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Barbara J. Parker is the City Attorney for the City of Oakland.

Parker joined the City Attorney’s Office in mid-1991 as a line attorney, was promoted to head the Labor and Employment Unit in the Advisory Division, where she handled complex advisory and litigation matters for the City of Oakland. In 2000 Parker was promoted to serve as Chief Assistant City Attorney, second in command, a post she held for more than ten years.

In 2011 the City Council appointed Parker to complete the term of the first elected City Attorney, and in 2012 the Oakland voters elected her to serve a full four-year term. Oakland voters overwhelmingly supported City Attorney Parker’s pledge to uphold transparency and good government at City Hall, and to focus City Attorney resources on initiatives to increase public safety in all Oakland neighborhoods and to pursue justice and equality for all Oaklanders. Her commitment to excellence and integrity are guiding principles.

The California State Bar, which licenses California attorneys and oversees the practice of law in California, recognized Barbara J. Parker as California’s 2015 Public Lawyer of the Year for her work on behalf of the community and her dedication to public service. The Ronald M. George Public Lawyer of the Year Award recognizes exceptional attorneys who have dedicated a significant portion of their careers to public service and is named in honor of former California Supreme Court Chief Justice Ronald George. The award is presented to the recipient by the Chief Justice.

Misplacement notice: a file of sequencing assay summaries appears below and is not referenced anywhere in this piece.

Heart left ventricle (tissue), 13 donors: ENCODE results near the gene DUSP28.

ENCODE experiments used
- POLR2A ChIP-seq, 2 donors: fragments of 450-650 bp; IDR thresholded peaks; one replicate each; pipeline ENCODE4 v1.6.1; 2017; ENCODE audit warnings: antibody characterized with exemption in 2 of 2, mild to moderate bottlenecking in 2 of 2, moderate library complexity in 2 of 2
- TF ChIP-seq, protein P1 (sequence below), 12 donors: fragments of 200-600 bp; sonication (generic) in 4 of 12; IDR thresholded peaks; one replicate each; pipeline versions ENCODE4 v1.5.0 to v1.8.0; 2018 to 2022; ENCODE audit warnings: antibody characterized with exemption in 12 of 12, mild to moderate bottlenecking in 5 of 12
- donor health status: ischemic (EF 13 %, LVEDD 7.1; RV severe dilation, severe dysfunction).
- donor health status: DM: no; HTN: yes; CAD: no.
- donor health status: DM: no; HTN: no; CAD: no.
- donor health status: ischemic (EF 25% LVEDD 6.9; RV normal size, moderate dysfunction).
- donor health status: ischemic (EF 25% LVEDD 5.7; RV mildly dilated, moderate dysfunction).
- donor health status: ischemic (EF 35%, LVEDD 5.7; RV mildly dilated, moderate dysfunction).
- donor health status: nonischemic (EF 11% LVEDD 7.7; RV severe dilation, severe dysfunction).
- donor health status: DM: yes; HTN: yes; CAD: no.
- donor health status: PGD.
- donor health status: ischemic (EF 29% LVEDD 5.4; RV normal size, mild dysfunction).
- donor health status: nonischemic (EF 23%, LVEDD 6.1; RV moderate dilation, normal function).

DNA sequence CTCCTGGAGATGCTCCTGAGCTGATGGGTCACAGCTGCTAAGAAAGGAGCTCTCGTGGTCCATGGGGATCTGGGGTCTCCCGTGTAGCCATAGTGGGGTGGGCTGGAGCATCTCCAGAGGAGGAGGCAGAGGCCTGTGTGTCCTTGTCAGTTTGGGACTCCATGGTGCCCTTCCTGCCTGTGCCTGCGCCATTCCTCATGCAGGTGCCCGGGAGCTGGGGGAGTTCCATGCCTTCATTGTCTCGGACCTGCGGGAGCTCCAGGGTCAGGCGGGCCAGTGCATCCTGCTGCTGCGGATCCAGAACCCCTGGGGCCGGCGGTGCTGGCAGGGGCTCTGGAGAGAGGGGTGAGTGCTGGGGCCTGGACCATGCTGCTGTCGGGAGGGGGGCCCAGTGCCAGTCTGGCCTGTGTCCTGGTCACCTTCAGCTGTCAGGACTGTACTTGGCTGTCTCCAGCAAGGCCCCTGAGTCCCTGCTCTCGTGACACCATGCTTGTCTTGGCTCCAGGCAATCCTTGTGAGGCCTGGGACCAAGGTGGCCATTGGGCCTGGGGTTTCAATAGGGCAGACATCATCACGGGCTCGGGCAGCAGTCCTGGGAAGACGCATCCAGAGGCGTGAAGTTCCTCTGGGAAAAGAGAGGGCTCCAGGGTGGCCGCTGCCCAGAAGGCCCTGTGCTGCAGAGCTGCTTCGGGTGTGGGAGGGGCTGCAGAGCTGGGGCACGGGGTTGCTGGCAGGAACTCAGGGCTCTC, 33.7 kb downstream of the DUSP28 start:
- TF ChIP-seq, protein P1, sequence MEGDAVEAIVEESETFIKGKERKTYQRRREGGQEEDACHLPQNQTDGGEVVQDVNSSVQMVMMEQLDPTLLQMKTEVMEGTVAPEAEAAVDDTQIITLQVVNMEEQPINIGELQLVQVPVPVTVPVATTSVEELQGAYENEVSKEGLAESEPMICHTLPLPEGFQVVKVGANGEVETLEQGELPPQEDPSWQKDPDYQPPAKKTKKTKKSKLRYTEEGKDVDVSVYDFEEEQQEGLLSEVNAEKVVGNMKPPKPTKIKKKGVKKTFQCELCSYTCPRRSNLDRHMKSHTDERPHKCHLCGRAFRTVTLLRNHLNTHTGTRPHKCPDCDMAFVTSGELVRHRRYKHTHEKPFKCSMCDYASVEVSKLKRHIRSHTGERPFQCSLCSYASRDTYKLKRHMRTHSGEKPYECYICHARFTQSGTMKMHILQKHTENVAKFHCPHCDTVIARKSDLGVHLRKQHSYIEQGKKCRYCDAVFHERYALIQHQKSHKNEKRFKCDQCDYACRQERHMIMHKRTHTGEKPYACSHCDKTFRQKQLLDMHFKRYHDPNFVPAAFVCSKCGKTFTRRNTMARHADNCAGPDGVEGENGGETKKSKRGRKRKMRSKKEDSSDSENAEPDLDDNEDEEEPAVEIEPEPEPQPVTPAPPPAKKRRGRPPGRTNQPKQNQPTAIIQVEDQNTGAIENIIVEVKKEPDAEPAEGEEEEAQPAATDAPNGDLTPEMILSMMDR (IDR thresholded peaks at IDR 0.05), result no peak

City Attorney Parker is the first and only African American woman elected to citywide office in Oakland. She and her siblings are the first generation in her family’s history to go to college.

Parker is a native of Seattle, Washington, where her parents migrated to escape the brutalities of legalized oppression and sharecropping in the rural, segregated South. Family experiences during segregation, her parents’ fierce commitment to education and their struggles as union workers ignited Parker’s determination to strive for equal opportunity and equal rights for all.

Parker earned an undergraduate degree in Economics from the University of Washington, and she was one of the very few African American women accepted at Harvard Law School in the early 1970s. She graduated from Harvard in 1975 determined to use the law as a tool to help underrepresented communities.